Stanford: College Republican Dinesh D’Souza Event Cannot Use Donor Money for $19K Security Fee

Dinesh D'Souza

Stanford University has told its College Republicans chapter that it can not use donor funding to pay the $19,000 security fee that is required by the school for an upcoming speech by filmmaker Dinesh D’Souza.

According to a report from The College Fix, Stanford University demanded a $19,000 security fee for an upcoming lecture from filmmaker Dinesh D’Souza. After a generous Stanford alum offered to pay the fee, university administrators told the student group that they would not accept the donor’s offer.

In a Facebook post, the Stanford College Republicans defended their event against criticisms from the student newspaper, which accused D’Souza of being an anti-semite.

After a partisan hack student official unethically leaked a funding request SCR submitted, the Stanford Daily proceeded…

Posted by Stanford College Republicans on Tuesday, October 30, 2018

The post read:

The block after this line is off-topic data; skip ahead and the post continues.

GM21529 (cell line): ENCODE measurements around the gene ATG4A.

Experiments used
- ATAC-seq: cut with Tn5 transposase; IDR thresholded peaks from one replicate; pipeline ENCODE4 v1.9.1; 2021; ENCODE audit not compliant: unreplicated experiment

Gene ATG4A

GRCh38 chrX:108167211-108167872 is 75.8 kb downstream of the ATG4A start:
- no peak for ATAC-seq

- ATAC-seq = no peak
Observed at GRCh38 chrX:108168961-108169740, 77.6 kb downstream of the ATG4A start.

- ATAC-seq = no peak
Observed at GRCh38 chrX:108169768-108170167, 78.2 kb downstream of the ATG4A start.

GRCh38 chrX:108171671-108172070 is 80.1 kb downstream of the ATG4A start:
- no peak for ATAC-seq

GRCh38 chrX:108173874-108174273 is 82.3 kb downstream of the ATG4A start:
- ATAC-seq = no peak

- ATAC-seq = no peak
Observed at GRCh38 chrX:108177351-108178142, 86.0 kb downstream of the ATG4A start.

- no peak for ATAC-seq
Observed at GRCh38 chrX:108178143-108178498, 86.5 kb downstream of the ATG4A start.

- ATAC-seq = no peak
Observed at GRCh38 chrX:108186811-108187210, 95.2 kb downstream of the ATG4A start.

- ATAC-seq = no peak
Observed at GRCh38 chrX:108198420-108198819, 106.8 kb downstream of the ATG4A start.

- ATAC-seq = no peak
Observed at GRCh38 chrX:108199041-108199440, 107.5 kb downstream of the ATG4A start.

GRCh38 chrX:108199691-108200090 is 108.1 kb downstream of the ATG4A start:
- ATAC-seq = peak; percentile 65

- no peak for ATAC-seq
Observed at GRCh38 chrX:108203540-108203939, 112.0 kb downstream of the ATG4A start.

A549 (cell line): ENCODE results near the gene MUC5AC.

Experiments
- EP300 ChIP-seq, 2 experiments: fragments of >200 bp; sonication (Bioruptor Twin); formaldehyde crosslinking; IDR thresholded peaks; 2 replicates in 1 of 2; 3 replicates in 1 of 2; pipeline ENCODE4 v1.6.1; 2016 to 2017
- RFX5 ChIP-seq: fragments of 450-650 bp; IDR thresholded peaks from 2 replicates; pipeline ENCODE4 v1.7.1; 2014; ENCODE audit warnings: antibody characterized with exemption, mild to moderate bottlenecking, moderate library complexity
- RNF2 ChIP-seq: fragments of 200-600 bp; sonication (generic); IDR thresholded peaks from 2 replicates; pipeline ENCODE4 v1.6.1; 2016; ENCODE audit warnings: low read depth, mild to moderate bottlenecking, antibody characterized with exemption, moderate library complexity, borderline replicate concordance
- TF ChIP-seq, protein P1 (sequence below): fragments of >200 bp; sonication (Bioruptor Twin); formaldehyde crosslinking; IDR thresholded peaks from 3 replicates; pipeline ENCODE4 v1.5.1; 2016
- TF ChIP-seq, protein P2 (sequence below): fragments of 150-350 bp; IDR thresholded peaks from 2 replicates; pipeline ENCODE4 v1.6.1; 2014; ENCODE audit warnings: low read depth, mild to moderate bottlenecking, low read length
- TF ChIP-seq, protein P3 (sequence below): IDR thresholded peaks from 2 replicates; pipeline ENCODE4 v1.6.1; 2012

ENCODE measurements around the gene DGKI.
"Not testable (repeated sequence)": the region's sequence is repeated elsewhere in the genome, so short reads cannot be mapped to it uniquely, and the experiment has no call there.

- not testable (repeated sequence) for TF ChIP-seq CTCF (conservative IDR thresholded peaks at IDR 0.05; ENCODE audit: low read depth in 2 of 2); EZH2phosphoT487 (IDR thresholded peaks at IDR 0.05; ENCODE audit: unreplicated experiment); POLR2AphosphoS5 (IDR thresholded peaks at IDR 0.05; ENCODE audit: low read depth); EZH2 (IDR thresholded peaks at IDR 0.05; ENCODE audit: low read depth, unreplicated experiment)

The most unfair and untrue accusation levied against D’Souza by The Stanford Daily is the implication that D’Souza is an anti-Semite. They imply that D’Souza’s accidental retweeting of a post with anti-Semitic hashtags is evidence of anti-Semitism. In reality, D’Souza made the mistake of not reading the full post before he retweeted. He acknowledged this, and apologized.

D’Souza is in no way, shape, or form an anti-Semite. He has condemned anti-Semites persistently, particularly those in the alt-right. He supports Israel unequivocally. D’Souza has never made disparaging statements about the Jewish people.

The Stanford College Republicans went on to argue that no one has done more to combat anti-semitism at Stanford than their group. They specifically pointed to an incident in which an anti-semitic residential advisor threatened to beat up Jewish students. According to the post, the Stanford College Republicans led the charge to have the staffer fired.

A Stanford representative said that they are looking for alternative ways for the event to still go on. “We are aware of the concerns surrounding the security costs and are looking into alternative arrangements that may allow the event to go forward,” E.J. Miranda, senior director of media relations, said in a comment.

D’Souza is known for debating progressive students during campus events. In one debate about white privilege, D’Souza told a white student that he should practice what he preaches and give up his seat at his prestigious college to an underserved minority.


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